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UAlbany: A Melting Pot of Expression

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The University at Albany has a noticeably diverse student population. This can be seen in many ways, often predominately based on race and ethnicity, but there are other ways students choose to express their diversity and individuality.

When looking at the way students dress, there are many who choose to express their religious identity and fulfill their beliefs through clothing.

Avi Solkoff, a UAlbany student said, “Specifically I wear a few articles of Jewish clothing everyday; one religiously mandated, one traditionally worn but not religiously mandated… and the third a Jewish symbol, but its more reminiscent of my grandfather that passed away.”

“The religiously mandated one is called tzitzit,” he elaborated. He said he has been wearing this garment full time for the last year and a half.

“The second piece,” Solkoff said, “is a kippah/yarmulke, the ‘skullcap’ that observant Jews tend to wear.”  He has been wearing this for the last 6 years; the third is a Star of David necklace that belonged to his grandfather.

Solkoff explained that he feels comfortable wearing cultural and religious clothing at UAlbany because of the “open and liberal nature of the campus.”  He added that in his three-plus years at the school he has never experienced intolerance based on his expression through clothing, and he feels confident that if he ever had, he could report it and it would be properly handled.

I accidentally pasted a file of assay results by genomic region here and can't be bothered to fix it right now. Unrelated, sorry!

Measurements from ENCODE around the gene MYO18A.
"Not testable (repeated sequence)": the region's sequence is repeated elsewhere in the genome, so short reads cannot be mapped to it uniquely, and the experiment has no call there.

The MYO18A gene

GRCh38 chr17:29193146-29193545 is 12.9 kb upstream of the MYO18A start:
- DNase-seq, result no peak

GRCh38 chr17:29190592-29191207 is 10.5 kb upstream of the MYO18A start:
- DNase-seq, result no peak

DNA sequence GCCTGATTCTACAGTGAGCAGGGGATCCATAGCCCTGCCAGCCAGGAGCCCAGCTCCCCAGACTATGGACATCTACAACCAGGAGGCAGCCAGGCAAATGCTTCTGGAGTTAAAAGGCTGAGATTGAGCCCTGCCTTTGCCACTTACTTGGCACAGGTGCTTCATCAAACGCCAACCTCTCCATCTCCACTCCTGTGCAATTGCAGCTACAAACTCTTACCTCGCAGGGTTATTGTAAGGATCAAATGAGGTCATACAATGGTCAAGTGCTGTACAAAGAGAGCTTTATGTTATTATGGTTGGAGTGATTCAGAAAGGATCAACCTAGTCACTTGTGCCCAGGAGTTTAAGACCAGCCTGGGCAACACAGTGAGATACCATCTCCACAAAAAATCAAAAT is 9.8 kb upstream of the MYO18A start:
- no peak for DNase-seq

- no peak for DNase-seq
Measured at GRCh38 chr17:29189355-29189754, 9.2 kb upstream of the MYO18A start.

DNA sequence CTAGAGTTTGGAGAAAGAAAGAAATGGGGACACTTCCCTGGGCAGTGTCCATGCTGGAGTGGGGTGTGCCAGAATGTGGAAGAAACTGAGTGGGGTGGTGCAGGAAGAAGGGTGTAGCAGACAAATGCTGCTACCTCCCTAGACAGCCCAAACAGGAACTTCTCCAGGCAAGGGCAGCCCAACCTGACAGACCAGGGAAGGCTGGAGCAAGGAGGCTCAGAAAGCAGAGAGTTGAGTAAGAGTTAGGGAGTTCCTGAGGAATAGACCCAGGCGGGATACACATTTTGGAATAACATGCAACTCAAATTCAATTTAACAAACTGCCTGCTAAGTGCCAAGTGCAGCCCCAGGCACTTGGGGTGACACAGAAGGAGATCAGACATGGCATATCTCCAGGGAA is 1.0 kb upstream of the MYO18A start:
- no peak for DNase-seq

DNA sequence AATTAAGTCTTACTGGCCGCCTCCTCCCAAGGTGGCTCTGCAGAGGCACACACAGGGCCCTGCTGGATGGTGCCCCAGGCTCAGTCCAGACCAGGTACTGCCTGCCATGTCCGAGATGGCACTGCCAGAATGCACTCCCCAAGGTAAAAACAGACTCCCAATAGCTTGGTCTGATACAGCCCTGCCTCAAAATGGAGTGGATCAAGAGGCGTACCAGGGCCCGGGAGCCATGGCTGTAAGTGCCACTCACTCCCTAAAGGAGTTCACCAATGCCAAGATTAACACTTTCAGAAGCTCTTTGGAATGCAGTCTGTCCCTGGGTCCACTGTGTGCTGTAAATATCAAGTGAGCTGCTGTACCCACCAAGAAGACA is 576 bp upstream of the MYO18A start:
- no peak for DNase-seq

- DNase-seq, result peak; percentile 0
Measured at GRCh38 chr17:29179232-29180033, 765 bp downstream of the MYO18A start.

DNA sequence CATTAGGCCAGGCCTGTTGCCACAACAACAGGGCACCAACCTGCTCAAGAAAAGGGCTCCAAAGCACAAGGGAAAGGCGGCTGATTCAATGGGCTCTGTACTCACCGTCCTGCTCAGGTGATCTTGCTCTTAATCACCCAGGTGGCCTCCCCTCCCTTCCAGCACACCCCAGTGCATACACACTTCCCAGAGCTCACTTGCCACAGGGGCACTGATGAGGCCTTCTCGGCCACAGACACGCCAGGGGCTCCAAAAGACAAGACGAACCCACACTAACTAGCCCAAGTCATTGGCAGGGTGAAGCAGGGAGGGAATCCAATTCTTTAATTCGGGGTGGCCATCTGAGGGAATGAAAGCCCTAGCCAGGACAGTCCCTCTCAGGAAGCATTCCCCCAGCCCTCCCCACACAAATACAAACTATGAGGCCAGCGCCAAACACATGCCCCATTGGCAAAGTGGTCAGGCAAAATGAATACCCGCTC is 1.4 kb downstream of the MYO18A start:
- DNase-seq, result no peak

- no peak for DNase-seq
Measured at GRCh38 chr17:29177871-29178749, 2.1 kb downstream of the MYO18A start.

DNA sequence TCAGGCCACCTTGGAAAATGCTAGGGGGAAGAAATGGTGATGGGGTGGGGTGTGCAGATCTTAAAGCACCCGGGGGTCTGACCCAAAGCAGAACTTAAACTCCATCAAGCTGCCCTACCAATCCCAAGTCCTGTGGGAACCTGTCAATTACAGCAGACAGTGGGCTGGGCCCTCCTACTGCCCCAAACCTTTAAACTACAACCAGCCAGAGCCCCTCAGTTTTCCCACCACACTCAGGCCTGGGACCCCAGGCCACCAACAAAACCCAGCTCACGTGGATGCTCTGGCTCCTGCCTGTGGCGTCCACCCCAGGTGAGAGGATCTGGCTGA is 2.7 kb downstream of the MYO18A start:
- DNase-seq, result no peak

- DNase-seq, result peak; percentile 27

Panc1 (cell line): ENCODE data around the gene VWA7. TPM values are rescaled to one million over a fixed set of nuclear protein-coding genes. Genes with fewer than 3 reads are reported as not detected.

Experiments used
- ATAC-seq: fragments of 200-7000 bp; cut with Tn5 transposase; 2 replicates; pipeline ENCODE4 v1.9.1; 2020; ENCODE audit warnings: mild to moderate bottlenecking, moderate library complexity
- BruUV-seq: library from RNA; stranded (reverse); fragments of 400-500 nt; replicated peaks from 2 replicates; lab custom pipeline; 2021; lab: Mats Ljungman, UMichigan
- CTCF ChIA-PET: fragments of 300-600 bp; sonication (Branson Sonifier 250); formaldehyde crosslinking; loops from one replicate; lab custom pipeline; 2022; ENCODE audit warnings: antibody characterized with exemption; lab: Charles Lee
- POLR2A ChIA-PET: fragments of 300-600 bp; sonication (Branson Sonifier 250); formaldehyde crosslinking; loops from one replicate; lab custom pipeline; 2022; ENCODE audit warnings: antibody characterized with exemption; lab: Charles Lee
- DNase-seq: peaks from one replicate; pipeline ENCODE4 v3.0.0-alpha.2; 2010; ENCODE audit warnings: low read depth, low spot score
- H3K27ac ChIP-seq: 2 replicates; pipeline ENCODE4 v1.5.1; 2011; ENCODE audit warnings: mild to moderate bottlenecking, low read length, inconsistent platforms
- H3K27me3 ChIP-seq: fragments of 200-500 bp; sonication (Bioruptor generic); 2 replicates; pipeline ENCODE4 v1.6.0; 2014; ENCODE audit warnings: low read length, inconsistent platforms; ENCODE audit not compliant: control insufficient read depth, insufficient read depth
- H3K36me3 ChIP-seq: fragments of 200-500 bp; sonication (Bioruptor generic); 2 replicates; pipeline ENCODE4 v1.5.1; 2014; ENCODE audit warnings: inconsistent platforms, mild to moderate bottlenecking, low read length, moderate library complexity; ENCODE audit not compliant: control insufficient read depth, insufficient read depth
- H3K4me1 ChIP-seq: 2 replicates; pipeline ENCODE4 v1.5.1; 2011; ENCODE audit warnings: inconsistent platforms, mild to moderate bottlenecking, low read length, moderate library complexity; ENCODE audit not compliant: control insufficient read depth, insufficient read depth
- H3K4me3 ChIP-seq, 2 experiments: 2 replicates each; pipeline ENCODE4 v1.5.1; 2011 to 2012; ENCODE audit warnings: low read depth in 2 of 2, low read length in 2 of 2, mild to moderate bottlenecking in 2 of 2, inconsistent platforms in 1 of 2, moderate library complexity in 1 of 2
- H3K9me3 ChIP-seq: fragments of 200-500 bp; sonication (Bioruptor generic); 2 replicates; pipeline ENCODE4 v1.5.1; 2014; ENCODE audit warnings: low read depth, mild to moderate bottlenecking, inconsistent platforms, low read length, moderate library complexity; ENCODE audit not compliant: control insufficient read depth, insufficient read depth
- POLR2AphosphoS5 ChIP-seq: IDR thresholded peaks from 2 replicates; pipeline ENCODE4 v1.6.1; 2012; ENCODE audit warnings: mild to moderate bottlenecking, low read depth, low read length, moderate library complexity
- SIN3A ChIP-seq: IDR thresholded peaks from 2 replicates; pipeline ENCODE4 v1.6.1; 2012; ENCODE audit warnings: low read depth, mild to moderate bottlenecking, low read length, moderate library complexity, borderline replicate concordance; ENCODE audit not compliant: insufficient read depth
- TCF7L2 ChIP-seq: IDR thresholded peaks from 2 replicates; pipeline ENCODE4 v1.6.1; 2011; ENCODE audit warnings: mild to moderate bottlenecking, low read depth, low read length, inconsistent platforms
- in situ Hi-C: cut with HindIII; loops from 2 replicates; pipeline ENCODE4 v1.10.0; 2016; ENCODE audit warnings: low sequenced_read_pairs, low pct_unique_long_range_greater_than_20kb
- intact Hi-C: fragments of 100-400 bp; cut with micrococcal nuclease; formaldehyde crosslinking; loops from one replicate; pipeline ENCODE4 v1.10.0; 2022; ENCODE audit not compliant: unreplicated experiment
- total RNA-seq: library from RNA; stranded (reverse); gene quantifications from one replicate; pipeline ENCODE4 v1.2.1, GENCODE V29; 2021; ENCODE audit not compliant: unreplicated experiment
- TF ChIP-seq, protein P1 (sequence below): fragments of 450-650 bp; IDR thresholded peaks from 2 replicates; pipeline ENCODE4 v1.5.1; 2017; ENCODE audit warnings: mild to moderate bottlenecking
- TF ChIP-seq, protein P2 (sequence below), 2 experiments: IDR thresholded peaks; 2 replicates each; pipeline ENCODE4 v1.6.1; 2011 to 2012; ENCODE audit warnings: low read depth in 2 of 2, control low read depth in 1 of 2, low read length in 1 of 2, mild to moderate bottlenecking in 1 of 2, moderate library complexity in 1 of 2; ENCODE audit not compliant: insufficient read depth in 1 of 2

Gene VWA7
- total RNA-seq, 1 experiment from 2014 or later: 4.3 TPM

UAlbany has an organized group, Interfaith Coalition, which supports students’ religious identities and expression on campus.  The Interfaith Center, while not technically part of the University, is on campus grounds and is a place where students of any religious affiliation may go; often students who are not affiliated with religion go there as well.

Derek Healey, the Interfaith Center’s Administrative Assistant and President Emeritus of the Interfaith Coalition said, “I do feel UAlbany is accepting of various cultural and religious expressions through clothing, however, only some. As it is tolerant of multicultural women’s clothing, i.e. Arabic-Muslim female hijab and male kuffis, male Jewish kippot, and female African head wraps; I have not seen many others expressed.”

That does not seem to be because there would be criticism for expression though.  Healey said, “Once I heard how a female Muslim sister had her hijab pulled at by someone, but that’s the only negative. I’d say [there are] predominantly positive responses.”

While the diversity currently seen on campus is well accepted or tolerated, Healey has high hopes that more people will begin to express their identities through clothing.

He said, “I’ve seen very little diversity in cultural textiles: kilts, sarongs, and haoris, especially from the male-identifying population. I feel this has more to do with American constructs of pop cultural fashion trends than anything else. We are after all the land of blue jeans as a daily staple.”

Healey is optimistic about the direction the Interfaith Center and interfaith events on campus are going because he wishes for and plans to promote more and more expression.

“Many [students] I think realize that the University is supposed to be a melting pot of culture and expression.” Healey concluded, “And to be honest, I may just start wearing my kilts more often now!”

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